For any ${I \subset {\bf R}}$, let ${{\mathcal S}_I}$ denote the square-free numbers whose prime factors lie in ${I}$.

Definition 2 (Singleton congruence class system) Let ${I \subset {\bf R}}$. A singleton congruence class system on ${I}$ is a collection ${{\mathcal C} = (\{a_q\})_{q \in {\mathcal S}_I}}$ of primitive residue classes ${a_q \in ({\bf Z}/q{\bf Z})^\times}$ for each ${q \in {\mathcal S}_I}$, obeying the Chinese remainder theorem property

$\displaystyle a_{qr}\ (qr) = (a_q\ (q)) \cap (a_r\ (r)) \ \ \ \ \ (5)$

whenever ${q,r \in {\mathcal S}_I}$ are coprime. We say that such a system ${{\mathcal C}}$ has controlled multiplicity if the

$\displaystyle \tau_{\mathcal C}(n) := |\{ q \in {\mathcal S}_I: n = a_q\ (q) \}|$

obeys the estimate

$\displaystyle \sum_{C^{-1} x \leq n \leq Cx: n = a\ (r)} \tau_{\mathcal C}(n)^2 \ll \frac{x}{r} \tau(r)^{O(1)} \log^{O(1)} x + x^{o(1)}. \ \ \ \ \ (6)$

for any fixed ${C>1}$ and any congruence class ${a\ (r)}$ with ${r \in {\mathcal S}_I}$.

The main result of this post is then the following:

Theorem 3 (Type I/II estimate) Let ${\varpi, \delta, \sigma > 0}$ be fixed quantities such that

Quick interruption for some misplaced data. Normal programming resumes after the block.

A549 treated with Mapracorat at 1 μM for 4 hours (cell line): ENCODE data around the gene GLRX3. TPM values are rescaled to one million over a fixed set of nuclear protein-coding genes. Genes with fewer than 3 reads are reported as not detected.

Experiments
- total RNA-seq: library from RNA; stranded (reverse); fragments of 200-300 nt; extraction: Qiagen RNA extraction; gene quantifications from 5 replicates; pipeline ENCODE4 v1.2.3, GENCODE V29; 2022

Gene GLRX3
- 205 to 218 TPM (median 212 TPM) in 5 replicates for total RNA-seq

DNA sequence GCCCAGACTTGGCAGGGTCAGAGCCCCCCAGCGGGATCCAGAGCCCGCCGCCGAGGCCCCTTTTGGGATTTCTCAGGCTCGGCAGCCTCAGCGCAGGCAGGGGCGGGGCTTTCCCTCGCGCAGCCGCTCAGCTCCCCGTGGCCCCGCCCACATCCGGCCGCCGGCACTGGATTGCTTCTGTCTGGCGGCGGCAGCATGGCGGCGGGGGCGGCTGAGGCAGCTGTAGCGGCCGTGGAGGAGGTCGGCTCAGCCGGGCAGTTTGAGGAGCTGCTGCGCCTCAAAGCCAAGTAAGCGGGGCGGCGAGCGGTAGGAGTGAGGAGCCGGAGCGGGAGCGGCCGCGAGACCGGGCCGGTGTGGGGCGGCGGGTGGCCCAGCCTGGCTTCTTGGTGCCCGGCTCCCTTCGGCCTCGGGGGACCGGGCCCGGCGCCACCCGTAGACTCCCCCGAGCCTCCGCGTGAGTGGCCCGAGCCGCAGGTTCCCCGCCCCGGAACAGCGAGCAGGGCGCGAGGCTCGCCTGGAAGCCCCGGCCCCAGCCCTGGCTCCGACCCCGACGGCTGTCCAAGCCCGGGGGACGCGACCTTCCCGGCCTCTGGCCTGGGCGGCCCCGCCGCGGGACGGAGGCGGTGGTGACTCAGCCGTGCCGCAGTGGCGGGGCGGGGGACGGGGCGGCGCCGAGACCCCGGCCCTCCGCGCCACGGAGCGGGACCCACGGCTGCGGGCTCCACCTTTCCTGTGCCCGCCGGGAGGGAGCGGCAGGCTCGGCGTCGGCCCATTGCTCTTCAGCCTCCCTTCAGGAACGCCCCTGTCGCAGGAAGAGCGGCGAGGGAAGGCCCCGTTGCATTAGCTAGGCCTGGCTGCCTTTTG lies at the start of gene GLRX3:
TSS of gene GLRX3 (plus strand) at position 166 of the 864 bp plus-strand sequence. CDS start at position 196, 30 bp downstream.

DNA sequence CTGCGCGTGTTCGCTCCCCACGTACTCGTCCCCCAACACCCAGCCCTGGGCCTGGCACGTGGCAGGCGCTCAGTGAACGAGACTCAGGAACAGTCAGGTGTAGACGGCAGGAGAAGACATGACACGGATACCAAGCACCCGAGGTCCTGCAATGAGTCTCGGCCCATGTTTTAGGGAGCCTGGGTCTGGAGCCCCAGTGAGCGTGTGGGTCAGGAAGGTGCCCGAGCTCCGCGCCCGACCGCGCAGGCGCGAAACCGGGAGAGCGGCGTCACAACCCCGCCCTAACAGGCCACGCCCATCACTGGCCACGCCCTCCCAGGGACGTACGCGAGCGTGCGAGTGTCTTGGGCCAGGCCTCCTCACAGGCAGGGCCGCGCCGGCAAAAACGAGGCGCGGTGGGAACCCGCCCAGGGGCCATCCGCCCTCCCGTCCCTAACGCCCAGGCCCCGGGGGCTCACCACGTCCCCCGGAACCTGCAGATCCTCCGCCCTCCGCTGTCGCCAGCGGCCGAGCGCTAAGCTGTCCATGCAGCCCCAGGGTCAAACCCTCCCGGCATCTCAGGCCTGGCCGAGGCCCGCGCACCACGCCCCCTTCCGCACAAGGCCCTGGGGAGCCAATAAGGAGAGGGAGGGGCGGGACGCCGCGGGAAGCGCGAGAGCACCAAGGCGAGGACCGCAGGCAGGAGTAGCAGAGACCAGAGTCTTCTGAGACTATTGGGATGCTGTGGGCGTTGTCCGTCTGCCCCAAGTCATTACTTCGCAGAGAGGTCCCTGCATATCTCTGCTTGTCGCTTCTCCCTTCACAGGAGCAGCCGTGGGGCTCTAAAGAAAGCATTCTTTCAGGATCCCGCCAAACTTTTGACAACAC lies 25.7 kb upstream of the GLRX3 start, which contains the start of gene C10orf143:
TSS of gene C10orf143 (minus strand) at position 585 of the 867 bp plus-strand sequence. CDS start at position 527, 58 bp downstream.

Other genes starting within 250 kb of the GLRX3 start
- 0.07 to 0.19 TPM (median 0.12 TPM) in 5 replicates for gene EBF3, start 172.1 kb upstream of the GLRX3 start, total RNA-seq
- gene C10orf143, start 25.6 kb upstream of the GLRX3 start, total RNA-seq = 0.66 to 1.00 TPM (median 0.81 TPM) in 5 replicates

$\displaystyle 11 \varpi + 3\delta + 2 \sigma < \frac{1}{4} \ \ \ \ \ (7)$

and

$\displaystyle 29\varpi + 5 \delta < \frac{1}{4} \ \ \ \ \ (8)$

and let ${\alpha,\beta}$ be coefficient sequences at scales ${M,N}$ respectively with

$\displaystyle x \ll MN \ll x \ \ \ \ \ (9)$

and

$\displaystyle x^{\frac{1}{2}-\sigma} \ll N \ll M \ll x^{\frac{1}{2}+\sigma} \ \ \ \ \ (10)$

with ${\beta}$ obeying a Siegel-Walfisz theorem. Then for any ${I \subset [1,x^\delta]}$ and any singleton congruence class system ${(\{a_q\})_{q \in {\mathcal S}_I}}$ with controlled multiplicity we have

$\displaystyle \sum_{q \in {\mathcal S}_I: q< x^{1/2+2\varpi}} |\Delta(\alpha \ast \beta; a_q)| \ll x \log^{-A} x.$

The proof of this theorem relies on five basic tools:

• (iv) factorisation of smooth moduli ${q \in {\mathcal S}_I}$; and
For the purposes of numerics, it is the interplay between (ii), (iii), and (v) that drives the final conditions (7), (8). The Weil conjectures are the primary source of power savings (${x^{-c}}$ for some fixed ${c>0}$) in the argument, but they need to overcome power losses coming from completion of sums, and also each use of Cauchy-Schwarz tends to halve any power savings present in one’s estimates. Naively, one could thus expect to get better estimates by relying more on the Weil conjectures, and less on completion of sums and on Cauchy-Schwarz.